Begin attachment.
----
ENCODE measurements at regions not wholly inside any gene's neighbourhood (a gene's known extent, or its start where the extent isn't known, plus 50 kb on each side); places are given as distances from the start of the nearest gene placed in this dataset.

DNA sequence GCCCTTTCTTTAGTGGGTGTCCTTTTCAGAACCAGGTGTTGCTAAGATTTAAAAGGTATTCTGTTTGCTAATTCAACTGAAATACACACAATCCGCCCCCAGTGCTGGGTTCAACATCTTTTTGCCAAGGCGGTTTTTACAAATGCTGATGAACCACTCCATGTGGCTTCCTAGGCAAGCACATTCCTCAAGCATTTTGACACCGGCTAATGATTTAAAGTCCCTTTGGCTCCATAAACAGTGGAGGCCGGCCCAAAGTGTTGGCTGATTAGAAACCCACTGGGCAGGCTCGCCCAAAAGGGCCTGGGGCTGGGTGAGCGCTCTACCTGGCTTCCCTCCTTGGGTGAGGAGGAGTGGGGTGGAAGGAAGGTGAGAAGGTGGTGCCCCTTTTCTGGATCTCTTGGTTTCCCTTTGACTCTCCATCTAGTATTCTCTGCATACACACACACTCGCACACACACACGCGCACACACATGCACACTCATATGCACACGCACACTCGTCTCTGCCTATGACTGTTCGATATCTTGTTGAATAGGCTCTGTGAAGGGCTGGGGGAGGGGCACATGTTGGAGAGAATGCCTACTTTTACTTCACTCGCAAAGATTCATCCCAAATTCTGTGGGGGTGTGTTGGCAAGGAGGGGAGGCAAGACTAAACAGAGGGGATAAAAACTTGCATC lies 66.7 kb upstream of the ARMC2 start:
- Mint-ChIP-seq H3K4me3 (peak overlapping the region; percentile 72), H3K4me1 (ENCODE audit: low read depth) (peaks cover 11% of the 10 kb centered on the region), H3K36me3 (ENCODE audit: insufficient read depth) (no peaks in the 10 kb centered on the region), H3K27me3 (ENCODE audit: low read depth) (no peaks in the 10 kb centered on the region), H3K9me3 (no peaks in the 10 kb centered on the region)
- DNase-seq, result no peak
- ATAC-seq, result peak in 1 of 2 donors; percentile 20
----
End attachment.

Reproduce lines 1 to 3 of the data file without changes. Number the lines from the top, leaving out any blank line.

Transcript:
ENCODE measurements at regions not wholly inside any gene's neighbourhood (a gene's known extent, or its start where the extent isn't known, plus 50 kb on each side); places are given as distances from the start of the nearest gene placed in this dataset.

DNA sequence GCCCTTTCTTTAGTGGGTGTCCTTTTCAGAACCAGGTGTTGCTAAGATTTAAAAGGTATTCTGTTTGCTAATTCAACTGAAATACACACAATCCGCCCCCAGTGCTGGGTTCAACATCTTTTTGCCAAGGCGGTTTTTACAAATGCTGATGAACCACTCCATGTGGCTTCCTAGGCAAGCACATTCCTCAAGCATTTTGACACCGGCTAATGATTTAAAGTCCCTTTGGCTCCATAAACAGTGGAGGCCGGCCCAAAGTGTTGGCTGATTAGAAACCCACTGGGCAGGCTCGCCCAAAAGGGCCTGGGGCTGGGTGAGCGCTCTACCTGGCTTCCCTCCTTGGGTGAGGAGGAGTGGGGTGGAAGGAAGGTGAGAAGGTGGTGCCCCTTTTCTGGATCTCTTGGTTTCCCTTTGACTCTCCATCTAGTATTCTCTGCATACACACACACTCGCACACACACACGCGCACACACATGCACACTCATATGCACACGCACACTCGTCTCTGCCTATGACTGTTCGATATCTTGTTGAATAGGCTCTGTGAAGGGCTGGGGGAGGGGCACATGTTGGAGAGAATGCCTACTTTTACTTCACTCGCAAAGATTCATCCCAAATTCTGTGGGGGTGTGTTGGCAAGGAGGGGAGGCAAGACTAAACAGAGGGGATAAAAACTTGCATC lies 66.7 kb upstream of the ARMC2 start:
- Mint-ChIP-seq H3K4me3 (peak overlapping the region; percentile 72), H3K4me1 (ENCODE audit: low read depth) (peaks cover 11% of the 10 kb centered on the region), H3K36me3 (ENCODE audit: insufficient read depth) (no peaks in the 10 kb centered on the region), H3K27me3 (ENCODE audit: low read depth) (no peaks in the 10 kb centered on the region), H3K9me3 (no peaks in the 10 kb centered on the region)